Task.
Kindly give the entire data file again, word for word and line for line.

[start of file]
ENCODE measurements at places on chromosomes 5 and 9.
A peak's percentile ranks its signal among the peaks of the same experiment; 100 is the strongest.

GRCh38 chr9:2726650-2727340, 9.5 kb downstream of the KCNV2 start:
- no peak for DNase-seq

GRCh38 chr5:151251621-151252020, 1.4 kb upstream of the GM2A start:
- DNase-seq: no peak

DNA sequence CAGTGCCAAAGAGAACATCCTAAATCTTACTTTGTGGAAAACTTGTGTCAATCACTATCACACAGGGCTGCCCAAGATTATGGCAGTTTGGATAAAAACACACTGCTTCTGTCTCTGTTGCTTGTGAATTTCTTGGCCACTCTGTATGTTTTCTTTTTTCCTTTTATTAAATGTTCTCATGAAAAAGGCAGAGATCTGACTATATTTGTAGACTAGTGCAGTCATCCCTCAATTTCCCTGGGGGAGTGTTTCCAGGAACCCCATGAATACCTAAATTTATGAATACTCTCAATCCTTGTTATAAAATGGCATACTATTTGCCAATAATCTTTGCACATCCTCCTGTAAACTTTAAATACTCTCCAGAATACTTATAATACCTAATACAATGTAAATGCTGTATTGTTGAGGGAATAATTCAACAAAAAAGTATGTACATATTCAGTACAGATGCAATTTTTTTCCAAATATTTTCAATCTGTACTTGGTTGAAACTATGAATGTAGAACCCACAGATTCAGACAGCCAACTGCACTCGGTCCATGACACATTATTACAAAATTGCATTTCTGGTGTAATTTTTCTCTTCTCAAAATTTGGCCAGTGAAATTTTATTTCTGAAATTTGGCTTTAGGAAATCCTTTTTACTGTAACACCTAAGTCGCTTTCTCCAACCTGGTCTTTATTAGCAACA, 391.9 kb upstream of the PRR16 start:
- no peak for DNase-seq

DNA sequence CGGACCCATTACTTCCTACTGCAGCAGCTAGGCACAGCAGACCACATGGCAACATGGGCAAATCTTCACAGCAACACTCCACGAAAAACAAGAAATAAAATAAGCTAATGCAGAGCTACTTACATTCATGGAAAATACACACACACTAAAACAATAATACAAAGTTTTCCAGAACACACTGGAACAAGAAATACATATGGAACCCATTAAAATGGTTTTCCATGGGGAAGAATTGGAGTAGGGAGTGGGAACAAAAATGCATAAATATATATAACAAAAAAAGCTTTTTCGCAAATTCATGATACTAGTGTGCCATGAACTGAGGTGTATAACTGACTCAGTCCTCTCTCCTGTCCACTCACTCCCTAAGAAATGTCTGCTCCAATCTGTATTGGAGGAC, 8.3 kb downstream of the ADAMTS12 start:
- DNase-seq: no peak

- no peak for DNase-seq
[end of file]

ENCODE measurements at places on chromosomes 5 and 9.
A peak's percentile ranks its signal among the peaks of the same experiment; 100 is the strongest.

GRCh38 chr9:2726650-2727340, 9.5 kb downstream of the KCNV2 start:
- no peak for DNase-seq

GRCh38 chr5:151251621-151252020, 1.4 kb upstream of the GM2A start:
- DNase-seq: no peak

DNA sequence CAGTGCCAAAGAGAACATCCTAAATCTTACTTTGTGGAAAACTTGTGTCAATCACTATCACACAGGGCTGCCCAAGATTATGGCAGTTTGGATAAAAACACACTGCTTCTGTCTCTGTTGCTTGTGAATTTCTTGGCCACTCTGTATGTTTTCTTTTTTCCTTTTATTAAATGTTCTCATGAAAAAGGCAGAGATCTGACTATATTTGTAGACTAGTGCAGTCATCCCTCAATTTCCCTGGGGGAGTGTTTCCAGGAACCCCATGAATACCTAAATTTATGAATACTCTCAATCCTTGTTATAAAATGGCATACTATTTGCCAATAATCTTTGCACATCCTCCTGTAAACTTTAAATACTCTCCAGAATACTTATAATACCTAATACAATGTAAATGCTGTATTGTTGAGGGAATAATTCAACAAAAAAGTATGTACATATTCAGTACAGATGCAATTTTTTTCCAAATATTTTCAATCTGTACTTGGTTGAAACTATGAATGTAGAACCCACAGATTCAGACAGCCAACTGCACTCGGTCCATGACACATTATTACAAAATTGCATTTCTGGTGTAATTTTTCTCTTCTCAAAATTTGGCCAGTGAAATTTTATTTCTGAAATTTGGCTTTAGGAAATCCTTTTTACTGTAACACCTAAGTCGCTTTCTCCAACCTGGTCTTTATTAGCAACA, 391.9 kb upstream of the PRR16 start:
- no peak for DNase-seq

DNA sequence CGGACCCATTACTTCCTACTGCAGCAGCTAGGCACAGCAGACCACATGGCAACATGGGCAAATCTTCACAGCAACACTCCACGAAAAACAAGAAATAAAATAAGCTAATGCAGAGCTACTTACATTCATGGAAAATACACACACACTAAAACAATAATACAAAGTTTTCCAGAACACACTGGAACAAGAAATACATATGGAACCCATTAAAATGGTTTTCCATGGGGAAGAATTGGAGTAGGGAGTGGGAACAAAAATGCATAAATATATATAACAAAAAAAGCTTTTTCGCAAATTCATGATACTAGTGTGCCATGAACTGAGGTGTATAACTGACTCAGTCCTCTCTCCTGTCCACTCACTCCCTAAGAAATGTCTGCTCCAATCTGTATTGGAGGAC, 8.3 kb downstream of the ADAMTS12 start:
- DNase-seq: no peak

- no peak for DNase-seq